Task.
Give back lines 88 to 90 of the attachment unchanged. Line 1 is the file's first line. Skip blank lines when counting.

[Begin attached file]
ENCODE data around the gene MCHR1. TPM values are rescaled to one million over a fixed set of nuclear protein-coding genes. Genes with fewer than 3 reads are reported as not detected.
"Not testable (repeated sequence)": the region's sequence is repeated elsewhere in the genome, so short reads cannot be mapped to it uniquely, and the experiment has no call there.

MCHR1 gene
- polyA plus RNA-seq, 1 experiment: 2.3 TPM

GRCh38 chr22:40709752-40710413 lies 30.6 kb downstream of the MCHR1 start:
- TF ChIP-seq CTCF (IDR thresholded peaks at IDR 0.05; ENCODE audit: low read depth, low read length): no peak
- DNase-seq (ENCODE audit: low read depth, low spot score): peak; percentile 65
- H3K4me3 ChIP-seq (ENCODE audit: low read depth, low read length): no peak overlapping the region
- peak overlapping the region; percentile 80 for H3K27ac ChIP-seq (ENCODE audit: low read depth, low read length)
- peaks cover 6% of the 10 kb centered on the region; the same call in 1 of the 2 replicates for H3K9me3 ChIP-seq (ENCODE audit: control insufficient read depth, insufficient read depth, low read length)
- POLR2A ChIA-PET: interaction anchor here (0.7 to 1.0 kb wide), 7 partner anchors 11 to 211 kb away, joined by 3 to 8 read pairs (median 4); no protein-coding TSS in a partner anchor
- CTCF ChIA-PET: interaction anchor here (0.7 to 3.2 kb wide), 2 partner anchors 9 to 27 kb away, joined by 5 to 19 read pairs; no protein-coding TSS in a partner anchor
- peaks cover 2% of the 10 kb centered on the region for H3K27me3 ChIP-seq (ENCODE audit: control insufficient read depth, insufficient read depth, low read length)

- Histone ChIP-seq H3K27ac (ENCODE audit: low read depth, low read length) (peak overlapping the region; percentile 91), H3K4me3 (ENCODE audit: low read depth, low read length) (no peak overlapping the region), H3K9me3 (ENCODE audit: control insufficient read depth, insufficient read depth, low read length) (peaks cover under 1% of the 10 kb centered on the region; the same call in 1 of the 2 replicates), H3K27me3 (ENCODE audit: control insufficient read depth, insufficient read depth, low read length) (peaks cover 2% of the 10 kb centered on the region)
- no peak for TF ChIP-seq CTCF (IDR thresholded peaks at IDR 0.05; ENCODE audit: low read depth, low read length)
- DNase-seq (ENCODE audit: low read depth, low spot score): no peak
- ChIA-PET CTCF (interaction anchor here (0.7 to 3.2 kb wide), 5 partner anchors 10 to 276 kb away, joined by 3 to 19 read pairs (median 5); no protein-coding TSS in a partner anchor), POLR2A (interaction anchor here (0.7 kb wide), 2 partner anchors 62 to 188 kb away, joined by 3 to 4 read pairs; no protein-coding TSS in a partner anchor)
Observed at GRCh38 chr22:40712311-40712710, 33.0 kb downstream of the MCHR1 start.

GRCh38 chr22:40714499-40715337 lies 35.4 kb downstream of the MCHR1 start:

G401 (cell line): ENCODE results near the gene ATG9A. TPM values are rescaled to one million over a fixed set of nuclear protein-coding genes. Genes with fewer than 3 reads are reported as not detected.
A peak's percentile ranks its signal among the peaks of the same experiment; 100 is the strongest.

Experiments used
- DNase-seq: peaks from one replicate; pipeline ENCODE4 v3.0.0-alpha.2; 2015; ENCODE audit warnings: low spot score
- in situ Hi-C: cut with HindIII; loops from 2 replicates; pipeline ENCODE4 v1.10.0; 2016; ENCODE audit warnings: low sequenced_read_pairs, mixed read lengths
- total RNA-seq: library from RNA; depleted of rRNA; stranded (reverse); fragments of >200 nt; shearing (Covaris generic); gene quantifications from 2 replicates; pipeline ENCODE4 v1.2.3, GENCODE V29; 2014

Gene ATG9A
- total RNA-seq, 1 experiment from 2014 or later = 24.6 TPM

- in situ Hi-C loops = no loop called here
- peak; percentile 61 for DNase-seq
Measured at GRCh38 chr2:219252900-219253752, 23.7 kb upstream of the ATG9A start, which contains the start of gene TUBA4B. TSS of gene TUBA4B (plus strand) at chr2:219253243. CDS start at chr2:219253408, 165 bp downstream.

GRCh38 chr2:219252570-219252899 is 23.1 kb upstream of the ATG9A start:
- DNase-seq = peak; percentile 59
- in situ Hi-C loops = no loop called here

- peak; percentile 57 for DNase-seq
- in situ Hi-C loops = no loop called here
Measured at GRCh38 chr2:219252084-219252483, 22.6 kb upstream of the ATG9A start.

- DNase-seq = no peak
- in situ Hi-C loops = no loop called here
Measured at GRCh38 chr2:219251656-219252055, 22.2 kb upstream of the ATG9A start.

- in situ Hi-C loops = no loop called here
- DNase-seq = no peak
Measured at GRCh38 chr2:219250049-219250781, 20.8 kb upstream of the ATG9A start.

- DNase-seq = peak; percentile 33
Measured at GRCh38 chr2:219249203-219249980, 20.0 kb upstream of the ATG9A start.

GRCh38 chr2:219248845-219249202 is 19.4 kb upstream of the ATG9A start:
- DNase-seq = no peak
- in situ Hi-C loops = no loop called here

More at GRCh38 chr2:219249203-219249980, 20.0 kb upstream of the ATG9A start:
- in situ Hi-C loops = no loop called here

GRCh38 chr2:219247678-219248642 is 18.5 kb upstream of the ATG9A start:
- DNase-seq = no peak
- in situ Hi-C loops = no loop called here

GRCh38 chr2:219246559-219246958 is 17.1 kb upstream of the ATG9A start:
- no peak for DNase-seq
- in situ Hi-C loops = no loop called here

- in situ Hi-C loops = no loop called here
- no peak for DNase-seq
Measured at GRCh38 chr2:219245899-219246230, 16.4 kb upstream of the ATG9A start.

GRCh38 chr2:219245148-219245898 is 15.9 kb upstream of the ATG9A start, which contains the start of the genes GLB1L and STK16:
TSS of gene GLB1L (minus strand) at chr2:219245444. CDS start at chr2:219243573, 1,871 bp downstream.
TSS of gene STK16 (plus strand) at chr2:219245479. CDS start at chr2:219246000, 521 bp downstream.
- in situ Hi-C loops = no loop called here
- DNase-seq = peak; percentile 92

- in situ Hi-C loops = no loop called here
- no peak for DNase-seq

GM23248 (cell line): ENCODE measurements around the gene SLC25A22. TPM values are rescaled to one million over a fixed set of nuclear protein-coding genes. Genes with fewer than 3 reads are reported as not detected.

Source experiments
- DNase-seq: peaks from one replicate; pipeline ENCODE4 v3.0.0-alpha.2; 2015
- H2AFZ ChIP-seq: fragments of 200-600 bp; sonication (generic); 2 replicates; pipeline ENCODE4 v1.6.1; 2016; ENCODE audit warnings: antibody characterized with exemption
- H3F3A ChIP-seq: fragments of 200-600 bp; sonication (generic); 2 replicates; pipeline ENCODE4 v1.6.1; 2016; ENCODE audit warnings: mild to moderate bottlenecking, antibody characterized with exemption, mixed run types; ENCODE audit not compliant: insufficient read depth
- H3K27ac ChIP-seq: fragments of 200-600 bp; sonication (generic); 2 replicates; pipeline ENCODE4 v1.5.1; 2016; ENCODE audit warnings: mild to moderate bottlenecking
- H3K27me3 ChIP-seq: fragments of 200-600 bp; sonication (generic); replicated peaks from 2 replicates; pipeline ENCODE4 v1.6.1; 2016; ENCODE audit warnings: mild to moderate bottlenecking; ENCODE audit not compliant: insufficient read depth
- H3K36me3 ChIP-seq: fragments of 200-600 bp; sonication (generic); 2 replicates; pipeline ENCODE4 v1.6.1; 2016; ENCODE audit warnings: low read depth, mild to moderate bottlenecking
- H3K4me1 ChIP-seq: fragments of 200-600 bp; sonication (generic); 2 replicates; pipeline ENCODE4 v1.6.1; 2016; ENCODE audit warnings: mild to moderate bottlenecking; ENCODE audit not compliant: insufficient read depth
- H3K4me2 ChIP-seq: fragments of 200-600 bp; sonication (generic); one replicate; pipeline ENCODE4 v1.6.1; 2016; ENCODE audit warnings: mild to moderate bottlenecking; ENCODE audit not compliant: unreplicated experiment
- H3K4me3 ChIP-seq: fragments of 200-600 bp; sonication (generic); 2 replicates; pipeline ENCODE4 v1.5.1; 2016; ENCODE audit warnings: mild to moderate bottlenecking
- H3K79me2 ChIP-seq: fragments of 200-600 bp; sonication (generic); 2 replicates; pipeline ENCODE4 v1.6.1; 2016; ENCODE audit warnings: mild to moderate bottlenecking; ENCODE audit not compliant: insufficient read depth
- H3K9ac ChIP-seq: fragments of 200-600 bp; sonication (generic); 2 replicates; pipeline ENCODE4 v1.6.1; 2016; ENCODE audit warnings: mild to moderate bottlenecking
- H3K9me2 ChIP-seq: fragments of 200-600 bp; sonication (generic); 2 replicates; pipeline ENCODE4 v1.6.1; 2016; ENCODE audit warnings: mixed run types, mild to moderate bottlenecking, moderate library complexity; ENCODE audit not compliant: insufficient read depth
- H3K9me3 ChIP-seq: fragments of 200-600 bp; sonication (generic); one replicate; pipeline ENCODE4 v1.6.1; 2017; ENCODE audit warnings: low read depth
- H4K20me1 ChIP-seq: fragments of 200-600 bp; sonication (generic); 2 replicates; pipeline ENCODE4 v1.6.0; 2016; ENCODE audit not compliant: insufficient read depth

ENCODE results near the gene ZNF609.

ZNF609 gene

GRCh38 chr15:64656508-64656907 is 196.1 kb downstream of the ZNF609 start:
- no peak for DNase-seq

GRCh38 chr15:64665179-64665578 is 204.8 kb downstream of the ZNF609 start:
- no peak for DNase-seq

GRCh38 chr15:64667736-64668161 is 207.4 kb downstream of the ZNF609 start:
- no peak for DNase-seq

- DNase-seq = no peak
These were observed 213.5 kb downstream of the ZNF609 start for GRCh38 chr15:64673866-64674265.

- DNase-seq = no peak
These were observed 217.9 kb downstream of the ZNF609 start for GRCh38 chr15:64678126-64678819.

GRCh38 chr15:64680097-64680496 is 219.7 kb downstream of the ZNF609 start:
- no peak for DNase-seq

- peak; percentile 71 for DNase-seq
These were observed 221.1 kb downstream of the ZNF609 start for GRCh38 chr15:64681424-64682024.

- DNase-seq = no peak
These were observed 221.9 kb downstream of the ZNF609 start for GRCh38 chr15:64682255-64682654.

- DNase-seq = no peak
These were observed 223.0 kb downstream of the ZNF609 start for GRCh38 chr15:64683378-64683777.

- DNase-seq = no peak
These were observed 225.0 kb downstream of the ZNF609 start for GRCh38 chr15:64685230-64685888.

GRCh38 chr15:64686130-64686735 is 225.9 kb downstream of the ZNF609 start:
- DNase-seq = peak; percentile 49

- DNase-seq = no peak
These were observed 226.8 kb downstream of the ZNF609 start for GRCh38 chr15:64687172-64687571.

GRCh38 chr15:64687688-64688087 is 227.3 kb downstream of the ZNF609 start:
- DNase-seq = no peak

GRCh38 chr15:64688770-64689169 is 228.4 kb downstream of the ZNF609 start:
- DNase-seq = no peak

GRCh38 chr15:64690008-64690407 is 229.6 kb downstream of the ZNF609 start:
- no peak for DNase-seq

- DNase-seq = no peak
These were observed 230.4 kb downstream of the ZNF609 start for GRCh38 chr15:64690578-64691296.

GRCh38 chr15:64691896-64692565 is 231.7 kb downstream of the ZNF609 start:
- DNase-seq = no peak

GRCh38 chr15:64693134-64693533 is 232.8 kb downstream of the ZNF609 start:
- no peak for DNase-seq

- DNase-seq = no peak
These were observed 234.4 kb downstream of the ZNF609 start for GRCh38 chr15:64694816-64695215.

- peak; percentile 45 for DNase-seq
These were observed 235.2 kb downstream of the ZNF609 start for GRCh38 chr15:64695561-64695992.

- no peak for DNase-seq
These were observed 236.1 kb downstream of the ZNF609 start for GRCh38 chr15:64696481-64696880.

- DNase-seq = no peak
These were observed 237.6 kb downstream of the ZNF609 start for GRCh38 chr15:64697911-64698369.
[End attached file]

GRCh38 chr15:64667736-64668161 is 207.4 kb downstream of the ZNF609 start:
- no peak for DNase-seq

- DNase-seq = no peak